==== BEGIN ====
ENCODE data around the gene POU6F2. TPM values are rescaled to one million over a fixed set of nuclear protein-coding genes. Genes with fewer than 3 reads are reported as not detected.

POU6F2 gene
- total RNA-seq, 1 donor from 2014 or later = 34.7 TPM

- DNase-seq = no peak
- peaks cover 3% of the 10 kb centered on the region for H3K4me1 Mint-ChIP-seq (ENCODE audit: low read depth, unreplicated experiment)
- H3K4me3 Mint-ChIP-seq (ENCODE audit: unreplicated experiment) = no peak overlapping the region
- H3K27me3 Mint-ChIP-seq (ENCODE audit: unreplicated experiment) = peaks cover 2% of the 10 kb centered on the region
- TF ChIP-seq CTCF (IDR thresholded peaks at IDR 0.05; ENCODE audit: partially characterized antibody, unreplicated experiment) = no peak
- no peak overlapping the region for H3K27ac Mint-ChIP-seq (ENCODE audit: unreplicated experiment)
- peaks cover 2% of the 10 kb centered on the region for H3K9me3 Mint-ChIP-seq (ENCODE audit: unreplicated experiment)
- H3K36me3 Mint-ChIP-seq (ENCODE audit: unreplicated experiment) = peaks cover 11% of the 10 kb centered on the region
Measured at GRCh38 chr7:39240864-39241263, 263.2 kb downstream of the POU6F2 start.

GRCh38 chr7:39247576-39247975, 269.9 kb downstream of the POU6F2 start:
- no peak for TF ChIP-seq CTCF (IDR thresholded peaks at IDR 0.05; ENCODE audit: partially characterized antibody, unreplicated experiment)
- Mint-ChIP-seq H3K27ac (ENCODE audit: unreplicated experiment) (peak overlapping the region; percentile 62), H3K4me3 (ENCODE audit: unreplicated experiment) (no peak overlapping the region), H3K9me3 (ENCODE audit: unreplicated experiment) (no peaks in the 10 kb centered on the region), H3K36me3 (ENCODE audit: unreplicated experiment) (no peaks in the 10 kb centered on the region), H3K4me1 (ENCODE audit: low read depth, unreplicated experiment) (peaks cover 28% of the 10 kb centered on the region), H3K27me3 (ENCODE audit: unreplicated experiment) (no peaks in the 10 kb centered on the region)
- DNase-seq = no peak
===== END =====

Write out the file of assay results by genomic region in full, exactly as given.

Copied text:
ENCODE data around the gene POU6F2. TPM values are rescaled to one million over a fixed set of nuclear protein-coding genes. Genes with fewer than 3 reads are reported as not detected.

POU6F2 gene
- total RNA-seq, 1 donor from 2014 or later = 34.7 TPM

- DNase-seq = no peak
- peaks cover 3% of the 10 kb centered on the region for H3K4me1 Mint-ChIP-seq (ENCODE audit: low read depth, unreplicated experiment)
- H3K4me3 Mint-ChIP-seq (ENCODE audit: unreplicated experiment) = no peak overlapping the region
- H3K27me3 Mint-ChIP-seq (ENCODE audit: unreplicated experiment) = peaks cover 2% of the 10 kb centered on the region
- TF ChIP-seq CTCF (IDR thresholded peaks at IDR 0.05; ENCODE audit: partially characterized antibody, unreplicated experiment) = no peak
- no peak overlapping the region for H3K27ac Mint-ChIP-seq (ENCODE audit: unreplicated experiment)
- peaks cover 2% of the 10 kb centered on the region for H3K9me3 Mint-ChIP-seq (ENCODE audit: unreplicated experiment)
- H3K36me3 Mint-ChIP-seq (ENCODE audit: unreplicated experiment) = peaks cover 11% of the 10 kb centered on the region
Measured at GRCh38 chr7:39240864-39241263, 263.2 kb downstream of the POU6F2 start.

GRCh38 chr7:39247576-39247975, 269.9 kb downstream of the POU6F2 start:
- no peak for TF ChIP-seq CTCF (IDR thresholded peaks at IDR 0.05; ENCODE audit: partially characterized antibody, unreplicated experiment)
- Mint-ChIP-seq H3K27ac (ENCODE audit: unreplicated experiment) (peak overlapping the region; percentile 62), H3K4me3 (ENCODE audit: unreplicated experiment) (no peak overlapping the region), H3K9me3 (ENCODE audit: unreplicated experiment) (no peaks in the 10 kb centered on the region), H3K36me3 (ENCODE audit: unreplicated experiment) (no peaks in the 10 kb centered on the region), H3K4me1 (ENCODE audit: low read depth, unreplicated experiment) (peaks cover 28% of the 10 kb centered on the region), H3K27me3 (ENCODE audit: unreplicated experiment) (no peaks in the 10 kb centered on the region)
- DNase-seq = no peak